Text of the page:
I think that yellow apple you mention sounds an awful lot like a yellow transparent. Does it happen to fruit really early in the season?
1 month ago
Not sure on the cultivar as it was here when we bought the property. It definitely has some gummosis going on but I think that is more due to our woodpecker population vs borers. Regardless, it seems to handle itself just fine and remain productive. So I guess its entirely possible to raise productive plums in this zone if you have the right placement and variety.
1 month ago
We live in northern Vermont, zone4a and have what must be a 30 plus year plum tree that gets a bumper crop every other year.  I think the trick is its planted on a northern slope and shaded somewhat to the south by a large apple tree. The trick there is delaying bud break and flowering that can get ruined by our frequent late frosts.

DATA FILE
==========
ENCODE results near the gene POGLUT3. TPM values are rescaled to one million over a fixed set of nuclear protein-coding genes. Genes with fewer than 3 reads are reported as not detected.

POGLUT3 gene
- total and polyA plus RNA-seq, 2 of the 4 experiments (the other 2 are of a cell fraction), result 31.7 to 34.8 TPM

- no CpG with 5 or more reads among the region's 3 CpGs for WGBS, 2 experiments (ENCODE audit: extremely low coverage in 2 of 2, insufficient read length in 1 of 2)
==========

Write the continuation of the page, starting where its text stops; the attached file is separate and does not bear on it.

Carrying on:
We're going to be planting some more plums this year and see if we can continue to have success.
1 month ago
It is hard if not possible to ID from a picture like someone said earlier, but hopefully the apples are worth something. Love living in the NEK and around here there are 1000's of wild apple trees everywhere. I do not think it looks like a crab apple tree for whatever that's worth. But that tree could definitely use some love in terms of pruning, foliar spraying, and general maintenance (of course only if that apples are worth saving).
1 year ago